“In an effort to help keep Loveland’s infrastructure on pace with growth, the City Council voted Tuesday night to allow annual increases to most capital expansion fees charged to development within city limits,” reports The Loveland Reporter-Herald. “Capital expansion fees provide a source of funding for new and expanded facilities associated with population growth in an area. Loveland’s 10 types of CEFs, also known as impact fees, help fund public services and infrastructure like roads, community parks, libraries, emergency medical services, fire and police. A change is necessary because the level of fees now being collected is 75 to 80 percent of the level needed to keep up with the higher costs of service, a council memo states. Fees at this level will cause a delay in capital projects, the memo says.”

“After months of staff work and hours of public debate, the Vail Town Council on Tuesday, Dec. 5, gave unanimous final approval to an ordinance regulating short-term rentals in town,” reports Vail Daily. “While the regulations prompted plenty of discussion and debate, property rights dominated Tuesday’s discussion. The ordinance on first reading contained a requirement for duplex owners to get the consent of their neighbors before putting units with shared property into the short-term rental pool. That requirement was dropped on second reading. The idea of duplex owners’ property rights — and whose rights might hold sway in the regulations — divided both council members and residents who spoke Tuesday.”

“The Old Town smoking ban remains in place, though violators won’t face as severe a penalty,” reports The Coloradoan in Fort Collins. “The Fort Collins City Council voted 6-0 Tuesday night to leave the ban in place. Mayor Wade Troxell was absent. Only Councilmember Kristin Stephens offered any support for designated smoking areas, and that was only to move the clouds of smoke away from thoroughfares. ‘We already have these de facto smoking areas,” Stephens said. “Everyone knows where people duck into an alley or duck into a parking garage … I think if we have a way we can corral people into where they can smoke, it makes (the ban) more enforceable.'”

“A new master plan the city of Steamboat Springs is starting to draft could someday have significant impacts on park users ranging from tubers to softball players to joggers and cyclists on the Yampa River Core Trail,” reports The Steamboat Pilot. “The $150,000 plan will outline a 10-year vision for the vast portfolio of the city’s parks, recreation, open space, river and trails. It will also aim to answer more specific questions like whether the city should change any regulations on tubing in the Yampa River and whether the Core Trail should be extended to the west and south.”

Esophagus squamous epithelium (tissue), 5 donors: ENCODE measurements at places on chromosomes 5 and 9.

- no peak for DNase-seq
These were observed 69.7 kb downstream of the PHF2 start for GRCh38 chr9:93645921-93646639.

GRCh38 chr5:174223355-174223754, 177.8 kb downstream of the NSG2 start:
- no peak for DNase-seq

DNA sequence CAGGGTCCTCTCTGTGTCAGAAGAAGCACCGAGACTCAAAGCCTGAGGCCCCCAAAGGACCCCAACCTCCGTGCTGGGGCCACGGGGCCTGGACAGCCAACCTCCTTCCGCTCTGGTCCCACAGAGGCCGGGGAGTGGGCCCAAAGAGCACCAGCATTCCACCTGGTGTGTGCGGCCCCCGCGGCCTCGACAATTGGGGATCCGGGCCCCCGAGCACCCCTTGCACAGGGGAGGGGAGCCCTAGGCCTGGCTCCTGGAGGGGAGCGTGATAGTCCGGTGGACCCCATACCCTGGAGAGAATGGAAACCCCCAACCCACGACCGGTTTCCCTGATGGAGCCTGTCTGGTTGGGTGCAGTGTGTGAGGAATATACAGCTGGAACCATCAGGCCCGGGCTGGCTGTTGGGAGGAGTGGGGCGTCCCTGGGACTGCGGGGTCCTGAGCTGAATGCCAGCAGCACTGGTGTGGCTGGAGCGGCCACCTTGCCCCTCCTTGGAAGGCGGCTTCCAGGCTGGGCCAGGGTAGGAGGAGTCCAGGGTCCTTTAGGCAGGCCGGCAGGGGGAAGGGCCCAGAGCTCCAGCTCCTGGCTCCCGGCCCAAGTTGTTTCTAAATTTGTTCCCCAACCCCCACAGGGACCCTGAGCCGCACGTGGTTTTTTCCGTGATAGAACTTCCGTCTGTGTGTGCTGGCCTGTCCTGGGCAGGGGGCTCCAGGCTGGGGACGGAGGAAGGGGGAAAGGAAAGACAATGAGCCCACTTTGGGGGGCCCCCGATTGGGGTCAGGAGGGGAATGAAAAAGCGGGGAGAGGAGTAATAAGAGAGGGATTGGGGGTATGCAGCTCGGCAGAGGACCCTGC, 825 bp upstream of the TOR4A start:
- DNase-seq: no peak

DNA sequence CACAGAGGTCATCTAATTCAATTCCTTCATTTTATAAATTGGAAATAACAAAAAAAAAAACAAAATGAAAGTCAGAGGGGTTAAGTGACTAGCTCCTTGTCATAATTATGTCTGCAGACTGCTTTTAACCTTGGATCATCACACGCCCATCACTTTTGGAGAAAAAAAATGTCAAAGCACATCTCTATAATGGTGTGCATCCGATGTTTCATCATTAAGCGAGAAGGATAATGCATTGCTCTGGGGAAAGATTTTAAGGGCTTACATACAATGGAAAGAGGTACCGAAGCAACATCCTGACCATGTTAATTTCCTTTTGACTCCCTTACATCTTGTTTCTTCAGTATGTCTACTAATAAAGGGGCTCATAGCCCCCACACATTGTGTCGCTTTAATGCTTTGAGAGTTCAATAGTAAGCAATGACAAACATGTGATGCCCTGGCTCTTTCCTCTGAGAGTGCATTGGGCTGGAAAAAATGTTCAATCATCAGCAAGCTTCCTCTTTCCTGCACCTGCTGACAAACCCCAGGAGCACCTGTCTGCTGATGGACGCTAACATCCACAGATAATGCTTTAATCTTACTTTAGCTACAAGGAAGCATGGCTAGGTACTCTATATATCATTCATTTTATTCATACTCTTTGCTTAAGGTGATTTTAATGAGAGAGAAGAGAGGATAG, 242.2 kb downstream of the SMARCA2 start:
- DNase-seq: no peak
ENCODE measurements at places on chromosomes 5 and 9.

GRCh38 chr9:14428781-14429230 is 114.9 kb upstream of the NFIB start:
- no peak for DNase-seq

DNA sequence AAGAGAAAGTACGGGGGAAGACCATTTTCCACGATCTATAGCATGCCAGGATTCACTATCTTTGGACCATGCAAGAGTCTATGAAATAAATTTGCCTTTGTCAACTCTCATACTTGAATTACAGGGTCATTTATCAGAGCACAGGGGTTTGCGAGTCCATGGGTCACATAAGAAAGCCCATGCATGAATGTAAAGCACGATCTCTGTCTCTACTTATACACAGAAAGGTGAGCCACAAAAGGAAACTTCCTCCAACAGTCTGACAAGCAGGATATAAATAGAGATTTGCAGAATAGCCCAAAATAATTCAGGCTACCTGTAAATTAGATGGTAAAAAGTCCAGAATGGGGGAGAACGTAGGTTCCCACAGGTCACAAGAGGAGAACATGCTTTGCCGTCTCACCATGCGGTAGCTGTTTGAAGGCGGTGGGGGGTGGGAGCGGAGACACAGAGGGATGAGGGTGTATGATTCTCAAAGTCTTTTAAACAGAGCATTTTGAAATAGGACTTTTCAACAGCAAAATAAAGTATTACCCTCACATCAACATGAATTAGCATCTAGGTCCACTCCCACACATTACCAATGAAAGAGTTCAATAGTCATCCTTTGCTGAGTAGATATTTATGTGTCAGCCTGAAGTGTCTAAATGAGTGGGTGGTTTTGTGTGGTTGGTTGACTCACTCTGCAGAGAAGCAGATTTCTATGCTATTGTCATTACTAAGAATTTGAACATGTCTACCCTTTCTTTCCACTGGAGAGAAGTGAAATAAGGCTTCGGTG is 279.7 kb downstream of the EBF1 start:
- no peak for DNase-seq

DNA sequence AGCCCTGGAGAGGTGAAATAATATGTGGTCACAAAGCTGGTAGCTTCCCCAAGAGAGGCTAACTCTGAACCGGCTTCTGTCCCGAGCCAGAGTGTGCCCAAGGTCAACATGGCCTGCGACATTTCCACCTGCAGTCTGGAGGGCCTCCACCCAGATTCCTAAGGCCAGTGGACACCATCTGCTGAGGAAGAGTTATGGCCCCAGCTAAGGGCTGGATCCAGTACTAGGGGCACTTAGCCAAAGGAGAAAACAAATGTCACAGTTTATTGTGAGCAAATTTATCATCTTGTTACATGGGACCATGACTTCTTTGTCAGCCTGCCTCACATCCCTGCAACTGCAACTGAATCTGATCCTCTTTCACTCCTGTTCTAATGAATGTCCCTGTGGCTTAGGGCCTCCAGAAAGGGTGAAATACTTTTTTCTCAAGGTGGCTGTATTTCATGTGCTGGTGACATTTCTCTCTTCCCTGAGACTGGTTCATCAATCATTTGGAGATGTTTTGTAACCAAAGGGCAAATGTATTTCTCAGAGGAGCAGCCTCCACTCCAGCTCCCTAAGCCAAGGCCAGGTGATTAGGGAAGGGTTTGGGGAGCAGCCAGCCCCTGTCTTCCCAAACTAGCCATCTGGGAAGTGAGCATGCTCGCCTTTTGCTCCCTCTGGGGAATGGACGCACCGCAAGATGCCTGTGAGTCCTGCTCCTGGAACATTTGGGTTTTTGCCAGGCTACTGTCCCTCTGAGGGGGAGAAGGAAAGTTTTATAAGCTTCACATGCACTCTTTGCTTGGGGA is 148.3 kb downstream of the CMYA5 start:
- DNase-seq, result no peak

“Boulder and Xcel Energy have avoided trial related to a lawsuit the city filed this summer in U.S. District Court in Denver, as the two sides agreed to a settlement that will see the company pay Boulder $3.6 million for removal of dangerous chemicals in the 13th Street Plaza,” reports The Boulder Daily Camera. “The City Council approved the settlement in the lawsuit, filed in July, late Tuesday night. It is unrelated to Boulder’s ongoing bid to separate from Xcel and form a municipal electric utility. From 1902 to 1952, the property surrounding 13th Street and Canyon Boulevard was owned by the Federal Gas Co., which operated a coal gasification plant that produced fuel for heaters and lanterns. The plant, which was owned by the Public Service Co. of Colorado, an affiliate of Xcel Energy, was torn down by the early 1960s, then used mainly for parking until Boulder started redeveloping it in 1995. Potential hazards on the site weren’t publicly discussed for decades, but six monitoring wells installed in 2010 revealed the presence of benzene and naphthalene.”

“U.S. Rep. Jared Polis said Wednesday he supported a failed House resolution to begin impeachment proceedings against President Donald Trump because he believes it’s time for an ‘honest discussion’ about the president’s fitness for office.,” reports ColoradoPolitics. “Polis, a Boulder Democrat and candidate for governor, was one of just 58 votes — all Democrats — in favor of opening debate on an impeachment resolution sponsored by Rep. Al Green of Texas. The resolution drew opposition from twice as many Democrats as supported it, and from every Republican, and was defeated by an overwhelming 364-58 vote. House Democratic leaders said in a statement before the vote that while “legitimate questions have been raised about his fitness to lead this nation,” now wasn’t the time to consider impeaching Trump. Polis disagreed. Citing what he called regular revelations that raise questions about Trump’s “truthfulness, his integrity, and his ability to lead,” Polis said in a written statement, ‘Congress cannot continue to pretend that the president’s behavior isn’t putting our republic at risk. This is a debate that must happen NOW for the good of our country.'”

“Short on answers for how to revitalize southeast Colorado Springs, residents Whitney Pacheco and Steven Deluna said the next step must be for them to get involved,” reports The Gazette in Colorado Springs. “I don’t feel like we got a whole lot of answers other than “We’re trying,” Pacheco said after a panel hosted by The Gazette Wednesday evening, which focused on the problems plaguing the southeast part of the city. “I’m still wondering what they’re going to do here?” The panel discussion attended by about 75 people was held in response to The Gazette’s recent five-day series on how the southeast has failed to share in Colorado Springs’ prosperity. The area, home to 94,000 people, wrestles with high levels of poverty and crime while most of the city has record low unemployment, a strong economy and a hot real estate market.”